Wednesday, July 8, 2015

Cott on Obergefell

The latest issue of Perspectives, the newsmagazine of the American Historical Association, includes a reflection piece by Nancy Cott (Harvard University) on the use of history in Obergefell v. Hodges. Here's the first paragraph:
History really matters in Obergefell v. Hodges [et al.], the US Supreme Court case that has brought equal marriage rights to same-sex couples in every state. Justice Anthony Kennedy, writing for the majority, needs the history of marriage to lay the groundwork for his reasoning. “Before addressing the principles and precedents that govern these cases,” the opinion begins, “it is appropriate to note the history of the subject now before the Court.” The opinion proceeds to make the crucial claims that marriage “has not stood in isolation from developments in law and society”; it has “evolved over time.” Why should such points be necessary? Because the dissent written by Justice John Roberts (and signed by the other three dissenters) embraces a very different view. Justice Roberts calls marriage an “unvarying social institution enduring over all of recorded history.” It is “a social institution that has formed the basis of human society for millennia, for the Kalahari Bushmen and the Han Chinese, the Carthaginians and the Aztecs.” More than one version of the history of marriage is operating here, in other words.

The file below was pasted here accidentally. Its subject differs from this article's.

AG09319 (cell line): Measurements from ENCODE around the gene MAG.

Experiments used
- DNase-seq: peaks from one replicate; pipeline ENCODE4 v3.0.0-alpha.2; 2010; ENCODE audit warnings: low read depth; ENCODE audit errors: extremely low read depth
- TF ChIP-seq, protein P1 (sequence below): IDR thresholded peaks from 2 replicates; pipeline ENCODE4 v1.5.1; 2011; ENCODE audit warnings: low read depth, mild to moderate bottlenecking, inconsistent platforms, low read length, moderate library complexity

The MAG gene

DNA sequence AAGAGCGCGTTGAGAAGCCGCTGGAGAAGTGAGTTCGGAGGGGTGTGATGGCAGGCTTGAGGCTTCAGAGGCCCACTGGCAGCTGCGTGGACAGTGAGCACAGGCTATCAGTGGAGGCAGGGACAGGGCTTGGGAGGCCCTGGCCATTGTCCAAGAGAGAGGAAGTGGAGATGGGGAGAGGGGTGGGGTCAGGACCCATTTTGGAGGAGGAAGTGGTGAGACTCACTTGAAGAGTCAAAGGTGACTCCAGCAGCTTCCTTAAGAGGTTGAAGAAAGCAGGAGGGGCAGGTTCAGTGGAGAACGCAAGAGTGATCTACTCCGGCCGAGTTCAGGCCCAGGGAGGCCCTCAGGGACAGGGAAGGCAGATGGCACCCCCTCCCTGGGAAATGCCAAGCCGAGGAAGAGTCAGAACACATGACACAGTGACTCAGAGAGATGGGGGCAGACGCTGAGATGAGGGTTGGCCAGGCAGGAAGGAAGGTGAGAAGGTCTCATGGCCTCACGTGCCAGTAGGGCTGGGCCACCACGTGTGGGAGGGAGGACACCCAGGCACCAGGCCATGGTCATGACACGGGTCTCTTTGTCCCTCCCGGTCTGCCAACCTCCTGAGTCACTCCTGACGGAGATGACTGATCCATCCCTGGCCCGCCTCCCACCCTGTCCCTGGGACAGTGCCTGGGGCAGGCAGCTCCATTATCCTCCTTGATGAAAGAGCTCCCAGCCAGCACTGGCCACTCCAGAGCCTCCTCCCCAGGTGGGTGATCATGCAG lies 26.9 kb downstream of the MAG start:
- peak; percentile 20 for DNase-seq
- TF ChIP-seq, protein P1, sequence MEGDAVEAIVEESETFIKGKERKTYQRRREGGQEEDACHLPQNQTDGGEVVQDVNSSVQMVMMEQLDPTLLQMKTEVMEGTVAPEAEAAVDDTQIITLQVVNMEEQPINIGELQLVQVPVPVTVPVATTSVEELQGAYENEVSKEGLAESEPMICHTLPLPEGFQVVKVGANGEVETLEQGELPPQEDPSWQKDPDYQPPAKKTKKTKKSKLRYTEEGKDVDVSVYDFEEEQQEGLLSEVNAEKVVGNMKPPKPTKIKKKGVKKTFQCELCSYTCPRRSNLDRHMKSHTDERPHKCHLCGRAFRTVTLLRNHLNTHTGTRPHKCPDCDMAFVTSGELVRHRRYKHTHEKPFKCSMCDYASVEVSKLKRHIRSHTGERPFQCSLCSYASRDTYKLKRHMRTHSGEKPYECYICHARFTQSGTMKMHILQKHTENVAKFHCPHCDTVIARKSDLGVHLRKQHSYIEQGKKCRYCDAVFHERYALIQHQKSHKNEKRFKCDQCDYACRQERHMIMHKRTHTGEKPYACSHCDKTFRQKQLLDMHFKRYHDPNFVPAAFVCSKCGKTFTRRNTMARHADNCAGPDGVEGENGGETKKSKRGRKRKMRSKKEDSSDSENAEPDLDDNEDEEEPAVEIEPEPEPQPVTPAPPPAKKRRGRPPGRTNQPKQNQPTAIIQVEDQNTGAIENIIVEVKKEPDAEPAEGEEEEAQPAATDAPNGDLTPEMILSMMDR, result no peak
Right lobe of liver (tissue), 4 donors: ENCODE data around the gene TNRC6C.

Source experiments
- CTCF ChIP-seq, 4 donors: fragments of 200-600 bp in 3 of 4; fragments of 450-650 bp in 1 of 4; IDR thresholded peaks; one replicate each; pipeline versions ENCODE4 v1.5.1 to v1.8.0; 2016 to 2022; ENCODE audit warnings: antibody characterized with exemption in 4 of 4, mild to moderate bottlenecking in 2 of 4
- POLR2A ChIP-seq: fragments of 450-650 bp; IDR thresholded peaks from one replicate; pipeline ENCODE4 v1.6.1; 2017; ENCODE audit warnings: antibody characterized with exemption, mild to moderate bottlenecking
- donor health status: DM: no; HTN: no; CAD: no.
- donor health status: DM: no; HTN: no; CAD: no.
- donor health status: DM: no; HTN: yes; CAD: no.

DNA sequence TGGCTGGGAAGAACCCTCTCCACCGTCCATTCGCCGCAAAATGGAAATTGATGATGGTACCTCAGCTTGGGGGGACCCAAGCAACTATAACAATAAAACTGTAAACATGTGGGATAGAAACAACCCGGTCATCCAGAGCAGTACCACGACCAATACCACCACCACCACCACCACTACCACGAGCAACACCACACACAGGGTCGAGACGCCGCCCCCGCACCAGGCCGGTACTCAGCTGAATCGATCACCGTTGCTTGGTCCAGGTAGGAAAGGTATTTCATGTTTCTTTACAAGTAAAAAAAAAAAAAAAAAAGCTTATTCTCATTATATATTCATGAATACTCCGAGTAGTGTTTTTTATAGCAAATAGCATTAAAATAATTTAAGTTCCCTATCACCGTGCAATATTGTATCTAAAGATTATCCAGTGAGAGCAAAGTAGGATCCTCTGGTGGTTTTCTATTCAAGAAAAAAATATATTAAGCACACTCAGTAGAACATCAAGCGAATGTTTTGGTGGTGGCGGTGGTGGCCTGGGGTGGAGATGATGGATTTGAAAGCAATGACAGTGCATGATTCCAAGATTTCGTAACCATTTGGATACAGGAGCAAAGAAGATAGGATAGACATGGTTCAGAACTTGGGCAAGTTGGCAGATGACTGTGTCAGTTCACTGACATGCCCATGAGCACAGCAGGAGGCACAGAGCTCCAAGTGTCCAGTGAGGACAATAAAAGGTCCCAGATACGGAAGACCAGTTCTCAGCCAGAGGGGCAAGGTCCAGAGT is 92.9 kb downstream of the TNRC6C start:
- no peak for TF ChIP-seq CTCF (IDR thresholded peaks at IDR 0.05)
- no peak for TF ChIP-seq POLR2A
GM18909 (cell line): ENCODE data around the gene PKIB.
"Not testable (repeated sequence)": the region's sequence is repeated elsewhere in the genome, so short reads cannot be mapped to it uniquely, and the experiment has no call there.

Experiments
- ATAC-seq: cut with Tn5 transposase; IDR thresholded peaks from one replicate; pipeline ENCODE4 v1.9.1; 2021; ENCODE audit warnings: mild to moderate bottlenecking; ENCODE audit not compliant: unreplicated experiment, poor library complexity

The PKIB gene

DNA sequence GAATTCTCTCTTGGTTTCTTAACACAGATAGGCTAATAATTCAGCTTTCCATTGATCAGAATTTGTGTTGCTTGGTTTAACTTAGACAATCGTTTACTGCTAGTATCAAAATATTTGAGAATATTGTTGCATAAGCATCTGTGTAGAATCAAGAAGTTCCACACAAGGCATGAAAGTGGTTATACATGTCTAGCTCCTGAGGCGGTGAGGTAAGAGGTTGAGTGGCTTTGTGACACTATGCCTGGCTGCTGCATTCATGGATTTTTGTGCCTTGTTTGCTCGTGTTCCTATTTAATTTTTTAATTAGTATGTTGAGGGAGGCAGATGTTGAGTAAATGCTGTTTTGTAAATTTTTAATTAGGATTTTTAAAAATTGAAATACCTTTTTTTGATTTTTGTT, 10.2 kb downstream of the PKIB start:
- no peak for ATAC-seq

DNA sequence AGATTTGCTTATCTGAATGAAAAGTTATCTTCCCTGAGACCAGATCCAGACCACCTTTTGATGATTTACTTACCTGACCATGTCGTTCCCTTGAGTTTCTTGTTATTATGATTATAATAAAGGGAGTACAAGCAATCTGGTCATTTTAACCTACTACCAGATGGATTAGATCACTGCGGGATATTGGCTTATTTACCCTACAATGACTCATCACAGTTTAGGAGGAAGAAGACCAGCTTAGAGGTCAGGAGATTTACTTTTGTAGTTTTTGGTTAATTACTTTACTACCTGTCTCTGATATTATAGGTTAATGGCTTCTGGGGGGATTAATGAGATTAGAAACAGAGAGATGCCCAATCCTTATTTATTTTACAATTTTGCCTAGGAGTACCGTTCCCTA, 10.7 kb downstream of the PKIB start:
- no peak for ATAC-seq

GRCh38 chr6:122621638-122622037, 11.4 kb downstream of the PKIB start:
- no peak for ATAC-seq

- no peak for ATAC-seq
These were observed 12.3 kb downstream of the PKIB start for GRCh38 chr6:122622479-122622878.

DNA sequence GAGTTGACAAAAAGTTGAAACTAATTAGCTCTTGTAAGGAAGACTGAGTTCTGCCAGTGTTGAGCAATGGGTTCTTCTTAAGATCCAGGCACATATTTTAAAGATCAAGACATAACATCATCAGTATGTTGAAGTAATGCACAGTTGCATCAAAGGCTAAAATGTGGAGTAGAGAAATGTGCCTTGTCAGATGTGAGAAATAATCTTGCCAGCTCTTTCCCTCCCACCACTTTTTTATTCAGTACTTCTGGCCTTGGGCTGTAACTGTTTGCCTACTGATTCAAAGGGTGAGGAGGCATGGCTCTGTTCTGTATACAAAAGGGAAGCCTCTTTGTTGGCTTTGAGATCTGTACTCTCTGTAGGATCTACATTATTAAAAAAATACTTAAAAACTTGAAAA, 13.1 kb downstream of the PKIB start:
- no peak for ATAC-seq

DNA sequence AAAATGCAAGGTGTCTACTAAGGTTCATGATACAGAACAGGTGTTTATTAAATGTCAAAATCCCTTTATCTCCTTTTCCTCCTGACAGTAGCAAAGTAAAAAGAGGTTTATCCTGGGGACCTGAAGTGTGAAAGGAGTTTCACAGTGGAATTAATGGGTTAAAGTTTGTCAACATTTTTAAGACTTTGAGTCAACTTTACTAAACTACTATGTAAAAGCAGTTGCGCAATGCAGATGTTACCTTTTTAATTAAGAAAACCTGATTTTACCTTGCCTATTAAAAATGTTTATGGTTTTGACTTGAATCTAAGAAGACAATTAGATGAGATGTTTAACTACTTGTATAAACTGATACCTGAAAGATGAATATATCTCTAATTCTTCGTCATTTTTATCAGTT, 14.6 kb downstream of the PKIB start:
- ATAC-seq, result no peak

Read on here. (Hat tip: AHA Members' Forum)

For our previous roundup of coverage on this topic, follow the link.

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